Abstract: Attention and working memory are processes that enable the efficient prioritization or storage of a subset of available information. A substantial body of work has sought to determine the specific brain structures that support attention and working memory. To date, this literature has predominantly focused on the contributions of a limited set of cortical areas referred to as the dorsal attention network. The cerebellum, a subcortical structure traditionally implicated in motor control, has received scant consideration as a locus of attentional control, despite findings of robust anatomical and functional connectivity between cerebellum and dorsal attention network areas. In this talk, I will present the findings of a series of functional magnetic resonance imaging (fMRI) experiments aimed at elucidating the role the cerebellum in attention and working memory. Taken together, the results of these experiments argue for the reconceptualization of the dorsal attention network as a cortico-cerebellar network.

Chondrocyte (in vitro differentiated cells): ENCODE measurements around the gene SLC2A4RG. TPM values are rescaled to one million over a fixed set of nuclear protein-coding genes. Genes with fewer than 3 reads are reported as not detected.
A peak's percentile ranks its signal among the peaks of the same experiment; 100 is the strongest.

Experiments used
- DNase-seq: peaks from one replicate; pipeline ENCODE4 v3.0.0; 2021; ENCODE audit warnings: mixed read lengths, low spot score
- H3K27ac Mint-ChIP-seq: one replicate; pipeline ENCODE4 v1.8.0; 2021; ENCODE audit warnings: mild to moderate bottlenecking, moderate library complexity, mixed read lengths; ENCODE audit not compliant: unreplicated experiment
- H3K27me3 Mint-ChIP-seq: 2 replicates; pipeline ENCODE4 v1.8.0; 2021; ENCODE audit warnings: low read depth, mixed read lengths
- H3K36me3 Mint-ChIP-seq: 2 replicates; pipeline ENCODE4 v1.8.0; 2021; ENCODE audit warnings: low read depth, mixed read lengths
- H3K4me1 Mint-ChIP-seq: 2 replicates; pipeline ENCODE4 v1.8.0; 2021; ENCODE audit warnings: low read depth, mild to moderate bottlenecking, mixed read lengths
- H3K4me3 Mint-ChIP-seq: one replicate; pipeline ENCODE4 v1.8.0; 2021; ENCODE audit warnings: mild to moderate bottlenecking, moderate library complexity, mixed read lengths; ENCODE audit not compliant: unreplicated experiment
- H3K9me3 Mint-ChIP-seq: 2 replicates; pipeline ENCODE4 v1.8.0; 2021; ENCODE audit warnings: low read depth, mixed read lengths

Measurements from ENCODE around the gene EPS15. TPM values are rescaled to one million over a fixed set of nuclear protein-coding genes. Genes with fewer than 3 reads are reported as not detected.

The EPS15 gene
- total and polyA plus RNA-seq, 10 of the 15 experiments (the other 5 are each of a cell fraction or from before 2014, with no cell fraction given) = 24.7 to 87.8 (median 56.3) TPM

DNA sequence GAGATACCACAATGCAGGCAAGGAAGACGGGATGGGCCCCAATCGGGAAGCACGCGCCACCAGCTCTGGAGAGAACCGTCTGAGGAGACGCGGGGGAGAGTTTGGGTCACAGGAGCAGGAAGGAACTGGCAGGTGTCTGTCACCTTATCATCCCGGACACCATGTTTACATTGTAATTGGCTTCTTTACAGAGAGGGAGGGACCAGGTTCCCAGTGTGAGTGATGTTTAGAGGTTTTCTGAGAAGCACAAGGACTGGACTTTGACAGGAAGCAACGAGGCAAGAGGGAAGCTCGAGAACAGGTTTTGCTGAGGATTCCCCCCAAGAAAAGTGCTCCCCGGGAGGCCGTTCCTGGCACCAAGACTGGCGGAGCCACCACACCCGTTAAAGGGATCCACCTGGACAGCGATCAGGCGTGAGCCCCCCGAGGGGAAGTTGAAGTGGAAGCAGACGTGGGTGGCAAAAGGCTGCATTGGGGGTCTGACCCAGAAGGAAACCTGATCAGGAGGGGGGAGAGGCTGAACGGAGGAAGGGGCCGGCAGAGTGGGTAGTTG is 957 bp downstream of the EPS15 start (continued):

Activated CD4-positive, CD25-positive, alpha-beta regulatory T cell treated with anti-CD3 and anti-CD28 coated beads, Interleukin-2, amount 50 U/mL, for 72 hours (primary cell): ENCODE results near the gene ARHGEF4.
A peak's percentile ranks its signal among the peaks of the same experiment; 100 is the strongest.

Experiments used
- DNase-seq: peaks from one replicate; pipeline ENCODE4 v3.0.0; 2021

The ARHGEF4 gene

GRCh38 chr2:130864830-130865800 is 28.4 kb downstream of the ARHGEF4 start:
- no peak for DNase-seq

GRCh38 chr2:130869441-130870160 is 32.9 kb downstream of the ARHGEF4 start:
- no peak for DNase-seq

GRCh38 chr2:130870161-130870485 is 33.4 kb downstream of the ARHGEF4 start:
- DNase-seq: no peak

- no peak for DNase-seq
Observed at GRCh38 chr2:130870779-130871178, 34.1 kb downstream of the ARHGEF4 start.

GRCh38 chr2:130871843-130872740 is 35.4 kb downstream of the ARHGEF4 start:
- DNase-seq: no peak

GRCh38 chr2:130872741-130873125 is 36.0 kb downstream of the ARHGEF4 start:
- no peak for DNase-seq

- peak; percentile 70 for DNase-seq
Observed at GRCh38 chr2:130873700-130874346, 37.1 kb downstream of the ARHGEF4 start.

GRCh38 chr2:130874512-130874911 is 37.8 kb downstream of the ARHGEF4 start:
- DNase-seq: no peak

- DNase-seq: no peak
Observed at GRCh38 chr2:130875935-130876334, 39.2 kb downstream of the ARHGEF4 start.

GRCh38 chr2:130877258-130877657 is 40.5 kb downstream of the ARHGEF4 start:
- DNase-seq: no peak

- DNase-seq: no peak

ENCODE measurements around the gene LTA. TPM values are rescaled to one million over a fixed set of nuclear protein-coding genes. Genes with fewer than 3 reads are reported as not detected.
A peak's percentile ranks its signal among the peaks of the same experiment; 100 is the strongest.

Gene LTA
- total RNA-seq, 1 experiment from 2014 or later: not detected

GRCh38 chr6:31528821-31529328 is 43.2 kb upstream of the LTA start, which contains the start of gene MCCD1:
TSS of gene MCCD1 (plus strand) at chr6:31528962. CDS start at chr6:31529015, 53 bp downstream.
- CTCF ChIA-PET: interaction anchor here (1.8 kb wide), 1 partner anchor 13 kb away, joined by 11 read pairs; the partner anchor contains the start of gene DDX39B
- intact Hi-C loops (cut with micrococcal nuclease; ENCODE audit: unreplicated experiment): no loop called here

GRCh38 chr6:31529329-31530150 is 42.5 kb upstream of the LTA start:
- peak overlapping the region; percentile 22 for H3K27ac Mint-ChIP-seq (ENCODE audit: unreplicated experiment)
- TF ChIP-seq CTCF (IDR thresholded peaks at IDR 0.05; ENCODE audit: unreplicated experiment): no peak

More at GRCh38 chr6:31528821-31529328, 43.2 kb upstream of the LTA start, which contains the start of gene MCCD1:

Wednesday, January 29, 2020
Udall Parkinson’s Disease Research Update - Presented by James Brissenden, PhD, Postdoctoral Research Fellow, Cognition, Control, and Action Lab, Department of Psychology - Wednesday, January 29th, 2020
12:30 PM to 1:30 PM
Undergraduate Science Building, Room 4130, 204 Washtenaw Ave, Ann Arbor, MI 48109
Cortico-cerebellar networks for visual attention and working memory